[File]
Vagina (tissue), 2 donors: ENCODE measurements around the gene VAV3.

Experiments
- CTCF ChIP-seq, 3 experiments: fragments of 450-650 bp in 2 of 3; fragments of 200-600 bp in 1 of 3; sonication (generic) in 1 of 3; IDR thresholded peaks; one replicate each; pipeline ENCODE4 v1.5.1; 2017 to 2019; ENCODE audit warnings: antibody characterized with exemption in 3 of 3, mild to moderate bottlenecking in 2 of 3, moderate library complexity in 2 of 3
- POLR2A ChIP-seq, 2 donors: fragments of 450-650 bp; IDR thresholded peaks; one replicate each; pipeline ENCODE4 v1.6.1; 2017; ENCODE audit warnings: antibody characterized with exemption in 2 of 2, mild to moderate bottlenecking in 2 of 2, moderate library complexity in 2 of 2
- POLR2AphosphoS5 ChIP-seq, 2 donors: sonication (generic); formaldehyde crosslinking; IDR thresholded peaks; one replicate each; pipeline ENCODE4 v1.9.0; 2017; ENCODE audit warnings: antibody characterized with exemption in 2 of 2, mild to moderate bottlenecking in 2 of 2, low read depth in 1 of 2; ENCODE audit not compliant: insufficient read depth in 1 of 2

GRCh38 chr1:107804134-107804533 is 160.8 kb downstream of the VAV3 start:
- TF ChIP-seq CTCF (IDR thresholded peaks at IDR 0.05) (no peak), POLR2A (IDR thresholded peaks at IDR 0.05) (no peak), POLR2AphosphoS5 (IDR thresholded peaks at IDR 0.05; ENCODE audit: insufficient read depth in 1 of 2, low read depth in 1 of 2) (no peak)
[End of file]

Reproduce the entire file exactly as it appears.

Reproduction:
Vagina (tissue), 2 donors: ENCODE measurements around the gene VAV3.

Experiments
- CTCF ChIP-seq, 3 experiments: fragments of 450-650 bp in 2 of 3; fragments of 200-600 bp in 1 of 3; sonication (generic) in 1 of 3; IDR thresholded peaks; one replicate each; pipeline ENCODE4 v1.5.1; 2017 to 2019; ENCODE audit warnings: antibody characterized with exemption in 3 of 3, mild to moderate bottlenecking in 2 of 3, moderate library complexity in 2 of 3
- POLR2A ChIP-seq, 2 donors: fragments of 450-650 bp; IDR thresholded peaks; one replicate each; pipeline ENCODE4 v1.6.1; 2017; ENCODE audit warnings: antibody characterized with exemption in 2 of 2, mild to moderate bottlenecking in 2 of 2, moderate library complexity in 2 of 2
- POLR2AphosphoS5 ChIP-seq, 2 donors: sonication (generic); formaldehyde crosslinking; IDR thresholded peaks; one replicate each; pipeline ENCODE4 v1.9.0; 2017; ENCODE audit warnings: antibody characterized with exemption in 2 of 2, mild to moderate bottlenecking in 2 of 2, low read depth in 1 of 2; ENCODE audit not compliant: insufficient read depth in 1 of 2

GRCh38 chr1:107804134-107804533 is 160.8 kb downstream of the VAV3 start:
- TF ChIP-seq CTCF (IDR thresholded peaks at IDR 0.05) (no peak), POLR2A (IDR thresholded peaks at IDR 0.05) (no peak), POLR2AphosphoS5 (IDR thresholded peaks at IDR 0.05; ENCODE audit: insufficient read depth in 1 of 2, low read depth in 1 of 2) (no peak)